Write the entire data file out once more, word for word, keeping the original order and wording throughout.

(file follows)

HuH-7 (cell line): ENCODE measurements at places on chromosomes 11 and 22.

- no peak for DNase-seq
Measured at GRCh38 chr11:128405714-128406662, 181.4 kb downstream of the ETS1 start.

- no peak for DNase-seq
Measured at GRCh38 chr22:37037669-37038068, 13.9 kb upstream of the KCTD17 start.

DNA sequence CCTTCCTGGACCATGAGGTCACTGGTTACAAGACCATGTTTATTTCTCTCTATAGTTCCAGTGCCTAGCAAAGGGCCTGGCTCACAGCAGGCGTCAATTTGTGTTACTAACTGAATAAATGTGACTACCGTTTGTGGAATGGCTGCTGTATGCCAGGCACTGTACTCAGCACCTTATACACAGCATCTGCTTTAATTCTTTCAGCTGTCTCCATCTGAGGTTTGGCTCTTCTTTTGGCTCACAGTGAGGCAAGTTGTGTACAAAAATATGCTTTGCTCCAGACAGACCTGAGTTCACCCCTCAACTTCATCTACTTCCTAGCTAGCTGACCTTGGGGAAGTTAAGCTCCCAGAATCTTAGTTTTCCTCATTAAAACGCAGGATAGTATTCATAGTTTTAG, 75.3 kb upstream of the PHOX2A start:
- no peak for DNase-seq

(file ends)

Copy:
HuH-7 (cell line): ENCODE measurements at places on chromosomes 11 and 22.

- no peak for DNase-seq
Measured at GRCh38 chr11:128405714-128406662, 181.4 kb downstream of the ETS1 start.

- no peak for DNase-seq
Measured at GRCh38 chr22:37037669-37038068, 13.9 kb upstream of the KCTD17 start.

DNA sequence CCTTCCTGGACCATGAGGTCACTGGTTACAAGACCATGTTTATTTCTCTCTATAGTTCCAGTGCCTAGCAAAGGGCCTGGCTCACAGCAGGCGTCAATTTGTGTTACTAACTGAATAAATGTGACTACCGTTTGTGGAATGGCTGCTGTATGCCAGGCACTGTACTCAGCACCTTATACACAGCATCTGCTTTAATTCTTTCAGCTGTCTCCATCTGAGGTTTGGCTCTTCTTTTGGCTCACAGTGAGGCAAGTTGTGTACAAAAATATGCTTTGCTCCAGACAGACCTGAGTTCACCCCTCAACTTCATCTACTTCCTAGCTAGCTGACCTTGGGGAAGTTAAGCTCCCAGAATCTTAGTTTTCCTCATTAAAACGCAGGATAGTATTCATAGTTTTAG, 75.3 kb upstream of the PHOX2A start:
- no peak for DNase-seq